And Not a Minute Too Soon
With large swaths of the country engulfed in flames, battered by winds, steeped in floodwaters, or parched by drought – tragic and costly conditions that a recent United Nations report links to global warming – Georgia Tech is looking forward to hosting the third annual Global Climate Action Symposium, Sept. 27 – 29.
Bringing together a wide range of local and global experts to showcase climate change solutions, the event will be held in a fully virtual, online format for the second year due to the pandemic.
The online format has truly put the “global” in Global Climate Action Symposium, says Selena Langner, communications director for Georgia Tech’s Global Change Program, which spearheads the event in partnership with Tech’s Serve-Learn-Sustain, the Atlanta Global Studies Center, and six European consulates in Atlanta (France, Germany, Switzerland, the Netherlands, the U.K., and Belgium).
“One thing we learned during Covid,” Langner says, “was the benefit of having something virtual, beyond the sustainability aspect. The first year, we featured a mix of global and local experts, but our audience was inherently limited to the Tech community. When we went virtual last year, we reached attendees from 20 different countries.”
Free and open to all, each day of the symposium will run from 9 a.m. to 1 p.m. and focus on a specific aspect of the climate challenges ahead (see inset). Each session features a keynote speaker, a panel discussion, “Lightning Talks” by students and organizations, and a Masterclass. Experts include engineers, scientists, business and policy leaders, students, and artists.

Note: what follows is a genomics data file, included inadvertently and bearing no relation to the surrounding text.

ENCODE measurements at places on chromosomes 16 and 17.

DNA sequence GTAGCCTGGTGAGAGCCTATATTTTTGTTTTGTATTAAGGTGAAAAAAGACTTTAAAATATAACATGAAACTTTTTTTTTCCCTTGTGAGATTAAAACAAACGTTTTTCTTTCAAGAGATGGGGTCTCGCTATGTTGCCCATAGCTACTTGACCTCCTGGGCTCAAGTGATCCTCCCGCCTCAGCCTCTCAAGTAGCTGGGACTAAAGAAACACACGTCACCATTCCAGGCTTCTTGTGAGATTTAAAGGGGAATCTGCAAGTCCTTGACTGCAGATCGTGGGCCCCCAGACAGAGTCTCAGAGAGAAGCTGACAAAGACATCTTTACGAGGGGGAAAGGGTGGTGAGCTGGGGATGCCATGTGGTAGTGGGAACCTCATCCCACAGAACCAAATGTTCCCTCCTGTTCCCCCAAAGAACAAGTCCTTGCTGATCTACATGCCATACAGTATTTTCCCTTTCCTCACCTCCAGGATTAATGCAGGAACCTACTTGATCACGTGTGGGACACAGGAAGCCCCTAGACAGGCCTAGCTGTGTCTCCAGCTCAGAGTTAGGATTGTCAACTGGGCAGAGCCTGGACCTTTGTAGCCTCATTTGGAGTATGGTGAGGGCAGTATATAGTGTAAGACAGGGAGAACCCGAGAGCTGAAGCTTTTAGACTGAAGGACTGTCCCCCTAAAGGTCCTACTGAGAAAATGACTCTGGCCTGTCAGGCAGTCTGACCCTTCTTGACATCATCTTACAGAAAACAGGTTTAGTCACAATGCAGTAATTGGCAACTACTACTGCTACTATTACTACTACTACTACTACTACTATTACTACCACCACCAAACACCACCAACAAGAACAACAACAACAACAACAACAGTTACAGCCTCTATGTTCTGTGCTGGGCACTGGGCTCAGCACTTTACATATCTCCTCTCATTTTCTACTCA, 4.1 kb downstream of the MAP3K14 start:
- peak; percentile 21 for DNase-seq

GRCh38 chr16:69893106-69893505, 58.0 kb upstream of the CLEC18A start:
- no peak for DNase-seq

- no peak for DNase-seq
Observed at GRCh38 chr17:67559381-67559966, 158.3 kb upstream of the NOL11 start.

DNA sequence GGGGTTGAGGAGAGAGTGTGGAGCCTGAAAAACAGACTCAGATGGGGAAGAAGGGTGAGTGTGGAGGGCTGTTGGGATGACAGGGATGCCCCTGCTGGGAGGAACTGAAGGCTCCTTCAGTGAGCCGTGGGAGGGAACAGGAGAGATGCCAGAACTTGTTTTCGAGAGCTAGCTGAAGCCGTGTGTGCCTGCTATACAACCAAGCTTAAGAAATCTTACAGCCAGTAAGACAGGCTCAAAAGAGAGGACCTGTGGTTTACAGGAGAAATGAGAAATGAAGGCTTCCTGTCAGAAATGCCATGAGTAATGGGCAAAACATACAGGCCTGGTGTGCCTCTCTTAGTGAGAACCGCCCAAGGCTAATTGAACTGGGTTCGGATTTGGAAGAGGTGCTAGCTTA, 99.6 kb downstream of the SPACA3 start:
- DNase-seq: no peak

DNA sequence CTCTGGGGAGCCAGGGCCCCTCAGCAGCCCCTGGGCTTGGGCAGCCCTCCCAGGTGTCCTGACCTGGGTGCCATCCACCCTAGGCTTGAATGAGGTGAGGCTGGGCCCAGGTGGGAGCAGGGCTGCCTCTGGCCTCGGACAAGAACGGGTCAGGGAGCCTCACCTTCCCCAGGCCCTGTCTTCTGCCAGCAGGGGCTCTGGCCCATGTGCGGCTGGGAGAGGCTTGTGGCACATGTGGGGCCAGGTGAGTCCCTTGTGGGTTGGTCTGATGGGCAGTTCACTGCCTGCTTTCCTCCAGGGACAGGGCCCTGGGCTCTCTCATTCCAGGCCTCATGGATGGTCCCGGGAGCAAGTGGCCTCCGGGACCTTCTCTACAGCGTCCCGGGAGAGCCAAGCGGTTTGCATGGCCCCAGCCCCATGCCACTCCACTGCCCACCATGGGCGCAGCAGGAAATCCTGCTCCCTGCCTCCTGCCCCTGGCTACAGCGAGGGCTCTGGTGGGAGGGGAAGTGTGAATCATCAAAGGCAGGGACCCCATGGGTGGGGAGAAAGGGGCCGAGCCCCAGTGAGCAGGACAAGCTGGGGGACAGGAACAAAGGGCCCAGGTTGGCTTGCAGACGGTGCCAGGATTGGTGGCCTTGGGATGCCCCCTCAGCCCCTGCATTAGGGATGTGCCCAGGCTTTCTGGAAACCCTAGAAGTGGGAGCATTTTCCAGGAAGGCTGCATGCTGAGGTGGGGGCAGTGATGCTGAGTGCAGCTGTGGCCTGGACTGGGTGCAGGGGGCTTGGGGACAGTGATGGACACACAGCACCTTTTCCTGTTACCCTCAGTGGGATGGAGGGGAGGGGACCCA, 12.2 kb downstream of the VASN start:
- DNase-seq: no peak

“We have an amazing lineup of speakers, including five student speakers,” Langner says. “We’ve also just added a Lightning Talk from 9-year-old activist Faatiha Aayat, from Bangladesh, who has spoken about climate on the international stage.” Other highlights include a smoothie tutorial from Concrete Jungle and the student art contest, which this year features submissions from Nigeria, the U.S., Switzerland, and South Africa.
“There’s never been a more important time to talk about climate solutions, and our faculty, students, and staff want to be a part of the conversation,” says Kim Cobb, Georgia Power Chair and ADVANCE Professor in the School of Earth and Atmospheric Sciences and director of the Global Change Program. “We’re thrilled to showcase some of the many partners that make Georgia Tech the research and education hub that it is.”
Symposium content will be made available to the general public on YouTube after the fact for those who aren’t able to watch the proceedings in real time as they unfold, Langner says, but she strongly encourages preregistration at bit.ly/GCAS2021.
“Registering in advance makes it really easy for anyone who’s interested,” she notes. “We have additional resources our panelists will be sharing early, we can send all the links by email, and we can share all of the Q&A and chat transcripts – we’ll even be sending out smoothie recipes.”